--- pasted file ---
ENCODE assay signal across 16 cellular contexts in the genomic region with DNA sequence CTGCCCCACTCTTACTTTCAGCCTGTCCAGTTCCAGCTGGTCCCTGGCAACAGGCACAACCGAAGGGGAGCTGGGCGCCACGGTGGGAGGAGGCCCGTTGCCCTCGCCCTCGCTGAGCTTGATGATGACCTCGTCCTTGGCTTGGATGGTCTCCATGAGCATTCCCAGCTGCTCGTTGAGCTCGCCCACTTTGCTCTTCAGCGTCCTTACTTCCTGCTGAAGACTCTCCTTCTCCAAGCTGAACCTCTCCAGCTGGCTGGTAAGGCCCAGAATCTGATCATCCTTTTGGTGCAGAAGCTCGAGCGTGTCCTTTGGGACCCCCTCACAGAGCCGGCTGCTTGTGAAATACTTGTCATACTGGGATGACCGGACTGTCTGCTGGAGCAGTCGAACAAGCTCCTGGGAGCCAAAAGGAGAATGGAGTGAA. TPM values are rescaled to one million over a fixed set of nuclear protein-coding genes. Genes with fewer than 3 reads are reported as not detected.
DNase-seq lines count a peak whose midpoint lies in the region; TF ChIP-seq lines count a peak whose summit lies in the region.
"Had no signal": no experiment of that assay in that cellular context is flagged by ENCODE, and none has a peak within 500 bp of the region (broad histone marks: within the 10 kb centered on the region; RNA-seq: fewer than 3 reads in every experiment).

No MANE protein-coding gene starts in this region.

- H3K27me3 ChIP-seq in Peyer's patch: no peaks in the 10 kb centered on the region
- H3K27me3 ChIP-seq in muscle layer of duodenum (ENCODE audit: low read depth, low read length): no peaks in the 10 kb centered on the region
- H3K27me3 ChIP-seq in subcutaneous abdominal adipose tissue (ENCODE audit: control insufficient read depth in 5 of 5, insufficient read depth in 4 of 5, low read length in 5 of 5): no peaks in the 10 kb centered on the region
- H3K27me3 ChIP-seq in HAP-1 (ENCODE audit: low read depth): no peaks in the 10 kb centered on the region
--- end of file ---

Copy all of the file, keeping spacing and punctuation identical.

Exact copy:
ENCODE assay signal across 16 cellular contexts in the genomic region with DNA sequence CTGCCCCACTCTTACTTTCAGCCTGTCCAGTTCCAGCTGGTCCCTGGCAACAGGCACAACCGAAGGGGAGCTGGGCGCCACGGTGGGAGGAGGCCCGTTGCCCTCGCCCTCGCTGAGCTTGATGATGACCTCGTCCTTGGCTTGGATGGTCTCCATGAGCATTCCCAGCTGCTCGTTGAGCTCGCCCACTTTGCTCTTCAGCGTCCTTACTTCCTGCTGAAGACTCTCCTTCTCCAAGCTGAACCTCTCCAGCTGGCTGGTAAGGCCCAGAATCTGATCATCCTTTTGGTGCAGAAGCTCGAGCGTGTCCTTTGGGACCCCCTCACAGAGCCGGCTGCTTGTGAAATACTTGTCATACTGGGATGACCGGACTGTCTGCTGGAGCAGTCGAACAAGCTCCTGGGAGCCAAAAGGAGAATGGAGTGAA. TPM values are rescaled to one million over a fixed set of nuclear protein-coding genes. Genes with fewer than 3 reads are reported as not detected.
DNase-seq lines count a peak whose midpoint lies in the region; TF ChIP-seq lines count a peak whose summit lies in the region.
"Had no signal": no experiment of that assay in that cellular context is flagged by ENCODE, and none has a peak within 500 bp of the region (broad histone marks: within the 10 kb centered on the region; RNA-seq: fewer than 3 reads in every experiment).

No MANE protein-coding gene starts in this region.

- H3K27me3 ChIP-seq in Peyer's patch: no peaks in the 10 kb centered on the region
- H3K27me3 ChIP-seq in muscle layer of duodenum (ENCODE audit: low read depth, low read length): no peaks in the 10 kb centered on the region
- H3K27me3 ChIP-seq in subcutaneous abdominal adipose tissue (ENCODE audit: control insufficient read depth in 5 of 5, insufficient read depth in 4 of 5, low read length in 5 of 5): no peaks in the 10 kb centered on the region
- H3K27me3 ChIP-seq in HAP-1 (ENCODE audit: low read depth): no peaks in the 10 kb centered on the region